Wednesday, November 4, 2009

The Back 40

David Ginsburg

The Back 40
noun - wild or rough terrain adjacent to a developed area.

This article originally appeared in a similar form on TMCnet here.

This last week marked an auspicious event for those of us rooted in Silicon Valley. The 40th anniversary of the creation (and yes, I’m not using that world lightly) of the early Internet… a single link between UCLA and SRI ( For four decades we’ve been working to tame that Back 40. And what taming it’s been. Every decade, speeds and applications improve a hundred-fold. On the mobile front, I can’t say mobile we’re completely there yet. I still see weeds. But we’re getting close.

So what does this mean, after all these years, when we can finally focus on reaping what we’ve sown? When we can finally turn our attention to services and applications, assuming a network infrastructure to support them? And what does it mean for the mobile operators?

With 3G (mostly) in place, you can now turn your attention to growing the subscriber base. As Morgan Stanley reported, this coming year will be the inflection point on a global level… the year that operators turn their attention to offering the types of data services optimized for mobile broadband, thanks to a billion subscribers with advanced devices. What is almost more telling is iPhone growth, a proxy for the future of advanced applications leveraging the global 3G infrastructure. Compare this growth to the geographically-limited i-mode offering, the world’s first 3G data service, offered by DoCoMo in Japan, and the urgency is clear. What urgency? What does this growth imply for your support organization when you are a Tier 1 operator with 20 million or so subscribers running around with the equivalent of PCs in their pockets?

As a contrast, in the wireline space, customers rarely call their provider. When was the last time you called AT&T, Comcast, or your local ISP? Why? Your end device… the PC or laptop… isn’t provided by the operator. You are more likely to call Microsoft, Dell, or HP with OS or hardware issues. The opposite is true with mobility. In most cases, there is an implied link between the phone and the operator, subsidy or no subsidy. Support call volumes are much greater; call types are more complex.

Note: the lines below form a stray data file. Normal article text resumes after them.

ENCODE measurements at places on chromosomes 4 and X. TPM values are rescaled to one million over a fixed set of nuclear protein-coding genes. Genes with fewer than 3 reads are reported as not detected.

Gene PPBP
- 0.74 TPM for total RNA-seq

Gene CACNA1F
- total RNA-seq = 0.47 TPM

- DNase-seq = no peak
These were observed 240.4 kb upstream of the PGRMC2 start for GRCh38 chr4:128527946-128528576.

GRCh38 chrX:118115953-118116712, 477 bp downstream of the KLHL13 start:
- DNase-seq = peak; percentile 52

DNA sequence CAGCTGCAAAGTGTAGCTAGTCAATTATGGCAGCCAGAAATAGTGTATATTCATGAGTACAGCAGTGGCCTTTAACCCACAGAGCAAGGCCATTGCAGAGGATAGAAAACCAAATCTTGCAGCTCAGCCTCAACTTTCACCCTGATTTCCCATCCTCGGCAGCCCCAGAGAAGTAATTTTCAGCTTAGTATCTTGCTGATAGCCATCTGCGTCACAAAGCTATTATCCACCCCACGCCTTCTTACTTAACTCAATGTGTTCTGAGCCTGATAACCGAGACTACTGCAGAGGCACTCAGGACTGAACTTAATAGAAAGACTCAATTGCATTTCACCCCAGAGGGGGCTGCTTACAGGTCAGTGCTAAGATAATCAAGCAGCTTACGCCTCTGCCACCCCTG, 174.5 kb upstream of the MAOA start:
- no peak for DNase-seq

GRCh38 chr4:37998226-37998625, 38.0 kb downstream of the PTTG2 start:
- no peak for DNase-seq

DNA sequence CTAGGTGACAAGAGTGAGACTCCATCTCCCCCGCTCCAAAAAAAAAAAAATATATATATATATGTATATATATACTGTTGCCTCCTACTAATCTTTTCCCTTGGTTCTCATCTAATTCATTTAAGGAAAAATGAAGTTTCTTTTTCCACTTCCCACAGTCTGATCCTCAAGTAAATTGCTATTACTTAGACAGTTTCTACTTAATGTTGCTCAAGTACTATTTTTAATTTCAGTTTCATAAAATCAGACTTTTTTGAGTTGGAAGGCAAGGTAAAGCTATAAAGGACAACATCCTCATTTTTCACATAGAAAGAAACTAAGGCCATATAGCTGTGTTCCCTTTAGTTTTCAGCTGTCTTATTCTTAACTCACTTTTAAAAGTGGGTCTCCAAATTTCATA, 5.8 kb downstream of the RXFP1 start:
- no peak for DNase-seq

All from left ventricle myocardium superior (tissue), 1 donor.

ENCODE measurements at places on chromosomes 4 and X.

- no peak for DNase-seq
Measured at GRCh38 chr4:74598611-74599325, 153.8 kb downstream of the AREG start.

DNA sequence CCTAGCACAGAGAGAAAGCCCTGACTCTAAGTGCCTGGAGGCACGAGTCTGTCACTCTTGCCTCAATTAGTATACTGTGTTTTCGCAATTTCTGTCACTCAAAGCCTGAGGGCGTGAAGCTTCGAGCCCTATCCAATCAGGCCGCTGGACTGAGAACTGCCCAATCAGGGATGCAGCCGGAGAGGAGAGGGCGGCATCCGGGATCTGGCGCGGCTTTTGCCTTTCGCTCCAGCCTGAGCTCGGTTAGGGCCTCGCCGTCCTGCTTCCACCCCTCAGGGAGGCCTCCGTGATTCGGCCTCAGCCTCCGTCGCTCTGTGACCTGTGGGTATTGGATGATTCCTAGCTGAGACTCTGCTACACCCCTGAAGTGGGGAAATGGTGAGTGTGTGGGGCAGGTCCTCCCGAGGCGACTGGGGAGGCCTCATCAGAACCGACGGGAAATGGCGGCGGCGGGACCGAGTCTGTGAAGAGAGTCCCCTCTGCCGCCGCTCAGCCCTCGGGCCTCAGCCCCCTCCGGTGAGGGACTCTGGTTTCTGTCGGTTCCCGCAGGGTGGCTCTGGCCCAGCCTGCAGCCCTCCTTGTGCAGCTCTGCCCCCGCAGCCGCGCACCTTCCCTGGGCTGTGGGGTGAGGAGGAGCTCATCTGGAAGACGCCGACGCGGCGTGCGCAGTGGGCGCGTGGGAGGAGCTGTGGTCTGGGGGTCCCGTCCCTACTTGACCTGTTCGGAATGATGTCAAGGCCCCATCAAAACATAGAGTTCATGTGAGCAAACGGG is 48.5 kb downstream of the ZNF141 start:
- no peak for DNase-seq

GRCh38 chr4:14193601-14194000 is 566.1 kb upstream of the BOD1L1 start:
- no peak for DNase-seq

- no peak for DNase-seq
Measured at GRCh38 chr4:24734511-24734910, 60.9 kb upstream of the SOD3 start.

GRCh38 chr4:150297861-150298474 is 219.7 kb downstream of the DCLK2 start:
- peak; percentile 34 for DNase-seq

Unfortunately, you are only marginally staffed to even meet today’s requirements. Fast forward a few years with the majority of your subscribers calling with media, browser, and navigation issues, and it can’t be business as usual. You require a new support paradigm. As I’ve written in the past, you’ll need a real-time over-the-air link between your frontline CSR and the phone itself, capable of reading and sending configuration settings as well as diagnosing software and hardware issues. But what about updating the phone? It isn’t a day you go by without reading of some HTC issue, RIM’s plans to load their 5.0 OS onto existing phones via a desktop application, or Apple’s use of iTunes to push upwards of 5 updates a year to the iPhone.

What you’ll require is a scalable and secure way of pushing large updates OTA to the phone, be it the radio image, the embedded OS, or even applications. Think of Windows or Mac Update, but wireless. You must be able to plan mass updates in advance, targeting groups of subscribers at off-hours. And, the client code running on the phone should select the best network available for the download, including WiFi, while delaying it if necessary due to roaming or lack of 3G connectivity. The client must also be able to intelligently pick up where it left off if a download was interrupted. Needless to say, any update process must clearly explain to the user what will occur and the reason for the update. Admittedly, some of these capabilities exist with the likes of Android or even the Palm Pre today, but they must be scaled many-fold, and incorporated within an operator’s OTA solution for frontline care.

Smartphone OTA updates…. one implement for taming that Back 40.

No comments:

Post a Comment